06 Jul The Many Layers of a Chemical Peel
Chemical peels can be light, medium, or deep (also called medical- or surgical-grade). You can check out before and after photos of chemical peels performed by Dr. Roy at RefinedMD to get a peek at just how incredible the results can be. Dr. Supeep Roy customizes every treatment, and choosing one of the many services or a chemical peel can be a fantastic addition and complement to just about every procedure performed by Dr. Roy. But what exactly are chemical peels, how do they work—and why is it so important for even light peels to be performed by a professional?
Unfortunately, so-called “chemical peel” masks and products you might find in stores or online aren’t actually chemical peels (or they are, and they’re way too dangerous to perform yourself!). A real medium-depth chemical peel is best performed under IV sedation in order to ensure zero discomfort and for the physician performing the procedure to be meticulous with comprehensive coverage of the peeling agent. Most medium-depth peels are performed at an outpatient surgical center.
Chemical Peels vs. Laser Skin Resurfacing
Which one is better? It all depends on your skin and your goals, because these two treatments feature totally different approaches and technologies. Chemical peels use one or more chemical products applied to the skin, resulting in a reaction that removes the top, aged layers of skin to reveal the youthful and clear skin below the surface. Different chemical peels can penetrate to different layers (light to deep) and the best chemical peel for you will depend on the degree of skin damage. Chemical peels are usually the best way to clear skin of excess pigment, sun damage, and to remove wrinkles.
Lasers use a focused light to heat up various layers of the skin and “burn” away wrinkles and hyperpigmentation. The results of a chemical peel and laser skin rejuvenation can be similar in some regards, but lasers have shown to be slightly superior in wrinkle reduction—particularly around the eyes and mouth. Some patients combine laser skin rejuvenation with a chemical peel for optimal results.
What Kind of Peel Should I Get?
Chemical peels can be comprised of a wide variety of blended chemicals. Dr. Roy uses a combination of Jessner Solution and 35% TCA (trichloroacetic acid). This results in a medium-depth chemical peel and has been shown to provide consistent results while minimizing the risks of chemical peels such as scarring and systemic toxicity. That’s right—even professionally applied chemical peels can lead to unwanted results. It’s critical to only trust a doctor, and particularly a facial plastic surgeon, with your chemical peel. Trying a DIY approach can cause permanent damage and unfortunately that’s exactly what we’ve been seeing on social media lately.
Quarantine has made a lot of people stir crazy for their favorite treatments, and that has led to an uptick in online talks about at-home chemical peels. One nurse recently made headlines when she started gathering and sharing the “results” of at-home and DIY peels on social media in an effort to stop this risky trend. Zoe Gazola spoke to BuzzFeed News after she had a number of people reach out to her virtually for help after they bought illegal chemical peels online and were left with horrific burns and scarring.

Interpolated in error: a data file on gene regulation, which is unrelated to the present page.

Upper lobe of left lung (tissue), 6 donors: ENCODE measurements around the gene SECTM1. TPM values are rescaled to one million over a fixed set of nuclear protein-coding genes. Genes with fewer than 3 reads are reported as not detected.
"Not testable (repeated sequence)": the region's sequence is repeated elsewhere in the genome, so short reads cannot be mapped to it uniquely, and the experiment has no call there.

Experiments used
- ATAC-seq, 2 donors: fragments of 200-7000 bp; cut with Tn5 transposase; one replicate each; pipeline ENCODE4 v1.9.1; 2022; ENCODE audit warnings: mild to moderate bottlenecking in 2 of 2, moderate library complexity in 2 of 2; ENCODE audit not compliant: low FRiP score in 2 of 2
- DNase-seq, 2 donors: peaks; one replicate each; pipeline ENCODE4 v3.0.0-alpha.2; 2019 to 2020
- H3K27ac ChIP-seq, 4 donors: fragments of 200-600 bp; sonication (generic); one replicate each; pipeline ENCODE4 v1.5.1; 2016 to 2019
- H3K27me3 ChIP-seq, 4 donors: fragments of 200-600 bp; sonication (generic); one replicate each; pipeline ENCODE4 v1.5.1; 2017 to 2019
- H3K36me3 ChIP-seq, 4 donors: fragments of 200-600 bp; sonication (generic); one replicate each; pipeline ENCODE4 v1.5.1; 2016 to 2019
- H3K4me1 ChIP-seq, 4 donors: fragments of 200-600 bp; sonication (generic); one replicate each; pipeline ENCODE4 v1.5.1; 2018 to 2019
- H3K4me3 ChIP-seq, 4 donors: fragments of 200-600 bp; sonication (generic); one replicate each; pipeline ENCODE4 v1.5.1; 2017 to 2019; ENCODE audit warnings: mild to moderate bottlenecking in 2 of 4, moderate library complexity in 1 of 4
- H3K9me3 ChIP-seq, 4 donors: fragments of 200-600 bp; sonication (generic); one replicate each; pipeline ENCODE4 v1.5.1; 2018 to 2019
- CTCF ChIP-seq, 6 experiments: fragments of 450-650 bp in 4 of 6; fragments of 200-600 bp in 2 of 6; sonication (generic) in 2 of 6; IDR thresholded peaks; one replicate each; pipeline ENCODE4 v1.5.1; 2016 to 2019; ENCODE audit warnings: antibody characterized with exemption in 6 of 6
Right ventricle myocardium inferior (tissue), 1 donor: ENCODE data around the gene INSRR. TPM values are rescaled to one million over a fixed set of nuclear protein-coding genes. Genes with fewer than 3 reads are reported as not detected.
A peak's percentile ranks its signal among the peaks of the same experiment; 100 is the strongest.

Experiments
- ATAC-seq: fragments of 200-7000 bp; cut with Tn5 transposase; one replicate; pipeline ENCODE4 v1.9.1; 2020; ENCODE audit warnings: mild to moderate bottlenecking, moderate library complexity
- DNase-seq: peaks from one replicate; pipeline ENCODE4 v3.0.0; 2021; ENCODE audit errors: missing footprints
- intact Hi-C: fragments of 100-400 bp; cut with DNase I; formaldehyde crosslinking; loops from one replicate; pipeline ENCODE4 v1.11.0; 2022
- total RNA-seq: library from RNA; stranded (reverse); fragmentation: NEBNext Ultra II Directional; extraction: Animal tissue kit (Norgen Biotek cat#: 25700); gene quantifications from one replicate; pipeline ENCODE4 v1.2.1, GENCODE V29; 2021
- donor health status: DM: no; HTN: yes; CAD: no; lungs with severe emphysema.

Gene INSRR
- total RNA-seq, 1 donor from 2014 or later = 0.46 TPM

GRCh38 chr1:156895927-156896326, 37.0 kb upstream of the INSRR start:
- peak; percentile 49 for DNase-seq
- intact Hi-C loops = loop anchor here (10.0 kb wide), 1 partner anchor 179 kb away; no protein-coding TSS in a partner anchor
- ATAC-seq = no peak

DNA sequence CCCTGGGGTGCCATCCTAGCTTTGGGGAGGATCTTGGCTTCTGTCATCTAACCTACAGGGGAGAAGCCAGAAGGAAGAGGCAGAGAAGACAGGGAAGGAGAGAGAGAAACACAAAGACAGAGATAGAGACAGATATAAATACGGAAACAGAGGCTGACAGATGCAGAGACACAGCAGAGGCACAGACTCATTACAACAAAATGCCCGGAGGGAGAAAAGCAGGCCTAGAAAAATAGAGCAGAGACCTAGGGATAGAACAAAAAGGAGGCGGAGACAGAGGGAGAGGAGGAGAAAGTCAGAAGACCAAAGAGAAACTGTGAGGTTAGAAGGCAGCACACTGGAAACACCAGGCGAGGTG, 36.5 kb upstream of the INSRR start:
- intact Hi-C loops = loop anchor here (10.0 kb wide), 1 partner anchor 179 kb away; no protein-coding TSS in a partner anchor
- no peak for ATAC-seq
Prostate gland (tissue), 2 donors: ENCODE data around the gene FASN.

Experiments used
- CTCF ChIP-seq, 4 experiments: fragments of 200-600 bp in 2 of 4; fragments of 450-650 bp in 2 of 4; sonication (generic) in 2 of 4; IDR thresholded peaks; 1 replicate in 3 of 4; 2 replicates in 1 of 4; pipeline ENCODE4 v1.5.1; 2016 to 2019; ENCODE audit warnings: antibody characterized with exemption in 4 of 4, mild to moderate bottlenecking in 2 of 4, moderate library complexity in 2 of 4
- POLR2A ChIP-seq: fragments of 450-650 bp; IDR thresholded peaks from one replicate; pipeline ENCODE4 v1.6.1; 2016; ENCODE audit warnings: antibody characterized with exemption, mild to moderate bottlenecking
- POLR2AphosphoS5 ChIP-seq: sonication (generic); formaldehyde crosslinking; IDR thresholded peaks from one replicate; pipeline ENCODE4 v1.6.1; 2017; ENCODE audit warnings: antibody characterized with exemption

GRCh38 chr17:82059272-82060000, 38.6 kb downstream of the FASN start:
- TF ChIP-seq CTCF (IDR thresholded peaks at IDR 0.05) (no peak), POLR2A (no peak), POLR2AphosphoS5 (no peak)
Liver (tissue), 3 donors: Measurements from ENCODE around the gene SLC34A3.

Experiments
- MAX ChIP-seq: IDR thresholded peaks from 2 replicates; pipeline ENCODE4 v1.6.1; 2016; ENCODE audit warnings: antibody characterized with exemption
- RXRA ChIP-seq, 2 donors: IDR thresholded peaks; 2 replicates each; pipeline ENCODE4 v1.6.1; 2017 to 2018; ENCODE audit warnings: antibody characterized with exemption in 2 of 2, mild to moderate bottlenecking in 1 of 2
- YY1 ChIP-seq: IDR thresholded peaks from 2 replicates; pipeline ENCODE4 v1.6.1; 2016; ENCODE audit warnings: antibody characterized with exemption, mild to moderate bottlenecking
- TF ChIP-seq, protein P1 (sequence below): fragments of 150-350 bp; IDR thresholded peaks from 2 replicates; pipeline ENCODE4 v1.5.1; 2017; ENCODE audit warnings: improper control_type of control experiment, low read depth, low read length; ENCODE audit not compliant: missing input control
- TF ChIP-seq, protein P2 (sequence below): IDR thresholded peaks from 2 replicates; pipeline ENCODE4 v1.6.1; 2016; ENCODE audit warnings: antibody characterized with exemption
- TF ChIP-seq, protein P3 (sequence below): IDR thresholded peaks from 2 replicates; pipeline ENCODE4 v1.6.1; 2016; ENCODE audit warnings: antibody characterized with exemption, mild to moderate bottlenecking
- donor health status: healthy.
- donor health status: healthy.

The Risks of DIY Chemical Peels
According to Zoe, most of the women who have contacted her have third-degree burns. These women have been watching YouTube videos and joining social media groups that encourage at-home peels as a means to save money or time. With quarantine forcing the temporary closure of many clinics, it created a perfect storm for online retailers to push their at-home chemical peel products, even when they can result in serious damage. When Zoe heard about this trend, she joined a closed Facebook group that encourages DIY chemical peels under a pseudonym to see what kind of conversations are really happening.
What she found was a lot of unprofessional advice being shared and the pushing of medical-grade products that should never be handled by anyone except a doctor. One of the women in the group bought 35% TCA, which is extremely dangerous and should legally only used by a doctor or nurse. Many professionals who administer TCA don’t use anything above 30%. Zoe estimates that the third-degree burns were caused by both leaving the acid on too long and using too much of it. Ultimately, a chemical peel is a controlled chemical burn and even leaving it on a couple of seconds too long or using a tiny bit too much can lead to permanent scarring and severe pain.
Chemical peels can be a safe and effective way to turn back the clock—but only when administered by a professional. Learn more about proper chemical peels performed by Dr. Roy at RefinedMD by calling (408) 688-2082 and scheduling your consultation.